A tug at the heartstrings: The thing about bands and orchestral accompanyment

Sarah Contreras

Unlike most things, Death Cab for Cutie is better with strings attached.

Let me explain.

After collaborating with the Magik*Magik Orchestra — a string octet from San Francisco — on 2011’s Codes and Keys, Death Cab decided that some of their older songs would benefit from the swelling sounds of violins and cellos. Magik*Magik’s founder and conductor Minna Choi composed arrangements for over 15 Death Cab songs, and a tour was born.

When I heard about the tour, I was a bit conflicted. Death Cab for Cutie has been one of my favorite bands for many years, but I’d already seen them a handful of times. Curiosity about the Magik*Magik Orchestra and a sudden excess of funds won out, and I scored tickets to the April 17 show in Chicago.

What is it with bands and orchestral accompaniment? Are orchestra tours the product of artists striving to continue wowing their fans or simply the dying breaths of bands who have run out of new things to play?

It’s an odd trend when Kansas is opting to play with the NIU Orchestra.

Waiting in line at the Chicago Theater on Tuesday, I examined my experiences with the orchestra gimmick.

When I was 12 years old, iconic metal band Metallica released an album called S&M. Recorded with the backing of the San Francisco Symphony, the album positively blew my pre-teen mind. My personal love of music was beginning to materialize, and hearing music that epic confirmed that I was a goner. The album’s version of “Until It Sleeps” is, to this day, one of my favorite songs.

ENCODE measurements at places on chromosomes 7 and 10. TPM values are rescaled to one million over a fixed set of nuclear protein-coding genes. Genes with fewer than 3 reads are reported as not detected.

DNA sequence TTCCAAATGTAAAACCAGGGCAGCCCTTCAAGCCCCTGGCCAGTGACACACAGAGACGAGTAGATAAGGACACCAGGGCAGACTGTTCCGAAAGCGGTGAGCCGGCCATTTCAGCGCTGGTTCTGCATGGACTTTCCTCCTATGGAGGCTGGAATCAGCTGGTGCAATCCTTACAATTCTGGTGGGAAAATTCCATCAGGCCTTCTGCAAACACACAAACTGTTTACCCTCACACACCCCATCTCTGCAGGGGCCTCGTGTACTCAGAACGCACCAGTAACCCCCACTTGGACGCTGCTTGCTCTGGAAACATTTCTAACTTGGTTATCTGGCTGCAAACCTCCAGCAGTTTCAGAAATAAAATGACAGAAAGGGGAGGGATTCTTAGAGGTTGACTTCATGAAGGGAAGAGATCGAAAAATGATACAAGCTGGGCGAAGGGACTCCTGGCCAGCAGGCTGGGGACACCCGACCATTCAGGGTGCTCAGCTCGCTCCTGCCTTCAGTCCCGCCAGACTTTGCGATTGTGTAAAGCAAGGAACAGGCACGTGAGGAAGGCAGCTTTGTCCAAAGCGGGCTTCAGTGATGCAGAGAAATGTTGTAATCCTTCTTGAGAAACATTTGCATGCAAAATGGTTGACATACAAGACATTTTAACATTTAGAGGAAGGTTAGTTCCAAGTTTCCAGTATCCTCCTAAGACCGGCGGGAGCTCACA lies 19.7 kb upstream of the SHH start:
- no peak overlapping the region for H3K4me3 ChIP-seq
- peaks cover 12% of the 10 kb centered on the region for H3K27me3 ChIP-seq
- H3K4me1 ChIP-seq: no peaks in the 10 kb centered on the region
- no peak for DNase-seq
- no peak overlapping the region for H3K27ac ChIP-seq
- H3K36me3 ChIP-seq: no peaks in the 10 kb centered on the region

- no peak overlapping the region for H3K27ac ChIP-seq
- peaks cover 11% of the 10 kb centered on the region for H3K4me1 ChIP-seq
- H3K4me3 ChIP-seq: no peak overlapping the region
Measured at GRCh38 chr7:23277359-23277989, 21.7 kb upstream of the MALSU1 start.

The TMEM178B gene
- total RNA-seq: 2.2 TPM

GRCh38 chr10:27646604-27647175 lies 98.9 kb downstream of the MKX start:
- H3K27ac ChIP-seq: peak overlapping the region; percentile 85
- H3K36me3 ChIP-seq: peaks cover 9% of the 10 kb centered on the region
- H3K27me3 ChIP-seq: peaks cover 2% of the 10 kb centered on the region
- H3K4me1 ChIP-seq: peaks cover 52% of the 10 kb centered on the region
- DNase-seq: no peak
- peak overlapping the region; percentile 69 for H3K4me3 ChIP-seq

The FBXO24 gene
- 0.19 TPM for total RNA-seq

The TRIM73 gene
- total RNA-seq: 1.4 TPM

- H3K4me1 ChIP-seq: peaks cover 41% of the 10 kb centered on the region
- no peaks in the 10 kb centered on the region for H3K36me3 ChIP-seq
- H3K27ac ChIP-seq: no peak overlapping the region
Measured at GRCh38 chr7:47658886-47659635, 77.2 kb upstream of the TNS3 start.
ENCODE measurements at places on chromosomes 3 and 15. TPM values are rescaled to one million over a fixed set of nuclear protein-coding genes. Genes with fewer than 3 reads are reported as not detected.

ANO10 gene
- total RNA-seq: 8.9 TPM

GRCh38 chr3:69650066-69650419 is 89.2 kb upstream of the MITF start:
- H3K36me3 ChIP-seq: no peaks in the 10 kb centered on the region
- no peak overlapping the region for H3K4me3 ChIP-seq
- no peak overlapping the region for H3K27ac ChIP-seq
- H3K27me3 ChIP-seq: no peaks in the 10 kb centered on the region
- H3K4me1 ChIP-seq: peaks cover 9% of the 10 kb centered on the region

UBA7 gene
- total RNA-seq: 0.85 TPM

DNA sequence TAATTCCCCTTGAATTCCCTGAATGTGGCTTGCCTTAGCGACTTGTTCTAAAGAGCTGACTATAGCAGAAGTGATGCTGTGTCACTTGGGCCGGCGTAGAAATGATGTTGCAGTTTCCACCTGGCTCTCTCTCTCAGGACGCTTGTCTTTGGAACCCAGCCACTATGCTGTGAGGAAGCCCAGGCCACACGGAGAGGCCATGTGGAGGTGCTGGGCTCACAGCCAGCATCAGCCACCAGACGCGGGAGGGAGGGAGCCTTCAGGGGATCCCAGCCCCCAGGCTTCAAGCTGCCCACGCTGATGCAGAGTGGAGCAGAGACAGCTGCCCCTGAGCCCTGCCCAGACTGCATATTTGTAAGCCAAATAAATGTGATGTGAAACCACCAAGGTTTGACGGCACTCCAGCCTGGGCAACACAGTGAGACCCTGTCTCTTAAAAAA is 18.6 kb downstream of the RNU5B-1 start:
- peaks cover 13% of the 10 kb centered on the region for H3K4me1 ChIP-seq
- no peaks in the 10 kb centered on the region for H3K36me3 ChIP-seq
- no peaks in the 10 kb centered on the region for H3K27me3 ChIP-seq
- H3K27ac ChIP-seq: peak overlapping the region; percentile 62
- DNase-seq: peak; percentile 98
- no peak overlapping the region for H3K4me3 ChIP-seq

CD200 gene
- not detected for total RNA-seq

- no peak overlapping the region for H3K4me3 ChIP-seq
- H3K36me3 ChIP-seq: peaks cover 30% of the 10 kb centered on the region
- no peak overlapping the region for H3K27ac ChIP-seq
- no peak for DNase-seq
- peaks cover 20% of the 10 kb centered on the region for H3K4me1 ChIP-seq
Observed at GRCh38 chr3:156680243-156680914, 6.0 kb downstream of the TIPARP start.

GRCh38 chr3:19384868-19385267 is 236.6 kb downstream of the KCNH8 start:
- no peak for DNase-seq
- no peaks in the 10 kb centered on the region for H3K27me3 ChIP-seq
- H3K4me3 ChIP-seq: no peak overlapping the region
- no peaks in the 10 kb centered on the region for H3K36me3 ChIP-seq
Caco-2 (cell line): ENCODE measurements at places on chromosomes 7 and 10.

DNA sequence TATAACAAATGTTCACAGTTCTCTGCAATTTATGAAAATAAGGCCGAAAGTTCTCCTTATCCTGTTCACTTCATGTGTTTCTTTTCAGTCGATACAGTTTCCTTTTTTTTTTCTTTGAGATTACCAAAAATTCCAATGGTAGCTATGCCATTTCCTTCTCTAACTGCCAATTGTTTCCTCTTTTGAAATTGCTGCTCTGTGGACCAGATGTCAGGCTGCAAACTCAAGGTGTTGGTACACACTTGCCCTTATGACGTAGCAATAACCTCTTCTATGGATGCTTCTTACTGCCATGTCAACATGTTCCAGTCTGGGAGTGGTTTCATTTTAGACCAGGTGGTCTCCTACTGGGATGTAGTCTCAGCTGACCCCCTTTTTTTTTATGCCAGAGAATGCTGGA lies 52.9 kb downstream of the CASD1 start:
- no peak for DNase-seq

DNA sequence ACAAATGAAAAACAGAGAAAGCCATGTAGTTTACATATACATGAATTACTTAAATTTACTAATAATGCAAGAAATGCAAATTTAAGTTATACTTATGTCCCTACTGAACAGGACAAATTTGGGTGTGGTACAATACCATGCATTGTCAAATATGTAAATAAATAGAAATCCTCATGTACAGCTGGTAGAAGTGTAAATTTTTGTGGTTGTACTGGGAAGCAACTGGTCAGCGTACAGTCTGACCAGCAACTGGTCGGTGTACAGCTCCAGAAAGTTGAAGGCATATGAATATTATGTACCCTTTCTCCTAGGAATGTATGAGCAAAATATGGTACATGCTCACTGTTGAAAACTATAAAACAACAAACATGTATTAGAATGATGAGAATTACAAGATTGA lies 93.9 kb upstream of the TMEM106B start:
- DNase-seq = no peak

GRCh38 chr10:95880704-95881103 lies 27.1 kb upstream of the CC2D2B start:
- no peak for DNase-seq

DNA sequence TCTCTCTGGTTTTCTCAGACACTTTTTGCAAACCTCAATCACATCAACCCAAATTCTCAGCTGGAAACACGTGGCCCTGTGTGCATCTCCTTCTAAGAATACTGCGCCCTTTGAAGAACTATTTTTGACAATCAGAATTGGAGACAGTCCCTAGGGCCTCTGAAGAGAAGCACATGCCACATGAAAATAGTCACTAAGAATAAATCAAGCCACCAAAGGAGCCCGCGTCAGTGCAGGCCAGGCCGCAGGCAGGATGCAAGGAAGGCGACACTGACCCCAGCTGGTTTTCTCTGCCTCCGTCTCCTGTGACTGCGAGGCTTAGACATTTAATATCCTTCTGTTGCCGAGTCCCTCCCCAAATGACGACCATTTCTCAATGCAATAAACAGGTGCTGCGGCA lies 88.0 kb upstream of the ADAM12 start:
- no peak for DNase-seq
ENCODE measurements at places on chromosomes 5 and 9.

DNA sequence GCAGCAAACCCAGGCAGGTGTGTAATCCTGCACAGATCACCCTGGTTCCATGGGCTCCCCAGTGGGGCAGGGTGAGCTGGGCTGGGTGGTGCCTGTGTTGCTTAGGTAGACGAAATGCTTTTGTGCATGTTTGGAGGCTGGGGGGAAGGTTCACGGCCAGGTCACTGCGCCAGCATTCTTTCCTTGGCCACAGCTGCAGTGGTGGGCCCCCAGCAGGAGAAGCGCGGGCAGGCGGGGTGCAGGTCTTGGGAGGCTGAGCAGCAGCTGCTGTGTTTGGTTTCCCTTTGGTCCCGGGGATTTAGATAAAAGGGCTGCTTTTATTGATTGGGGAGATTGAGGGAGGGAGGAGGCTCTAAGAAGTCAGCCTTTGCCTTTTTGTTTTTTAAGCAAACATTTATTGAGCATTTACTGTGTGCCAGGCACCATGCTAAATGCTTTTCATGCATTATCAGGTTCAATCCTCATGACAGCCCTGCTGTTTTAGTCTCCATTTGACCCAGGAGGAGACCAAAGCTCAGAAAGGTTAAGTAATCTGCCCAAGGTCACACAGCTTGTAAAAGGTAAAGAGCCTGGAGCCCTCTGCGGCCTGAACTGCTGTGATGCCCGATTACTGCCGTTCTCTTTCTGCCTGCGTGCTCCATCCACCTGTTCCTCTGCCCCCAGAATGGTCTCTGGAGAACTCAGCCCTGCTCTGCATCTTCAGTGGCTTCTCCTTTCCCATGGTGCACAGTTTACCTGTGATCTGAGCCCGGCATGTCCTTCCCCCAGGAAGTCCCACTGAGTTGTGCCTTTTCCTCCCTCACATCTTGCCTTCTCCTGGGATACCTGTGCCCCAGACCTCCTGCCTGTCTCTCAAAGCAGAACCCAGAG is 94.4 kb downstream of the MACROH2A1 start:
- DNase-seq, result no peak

Fast-forward about seven years later: I’m sitting on the grass of Jay Pritzker Pavilion in downtown Chicago, waiting for The Decemberists to take the stage. The show is special because it is A) free and B) being performed with the aid of the Grant Park Orchestra. The band kicked up and – just like with S&M – suddenly, everything changed. Again, this band was clearly striving to make us hear something beneath familiar tracks.

The impact of these experiences made my heart hammer as the lights fell and Death Cab for Cutie took the stage.

From the violin run that accompanied the jumping bass line of “Different Names For The Same Thing” to the intensely vulnerable, poignant finale of “Transatlanticism,” Death Cab confirmed to the audience that everything old can be new again if an artist and fans know how to handle it.

So when your favorite band decides to set off on a tour with either a full orchestra or banjo section or steel drum quartet, take heart: They aren’t trying to take your money without writing new songs; they are trying to tug at whatever heart strings they’ve yet to handle.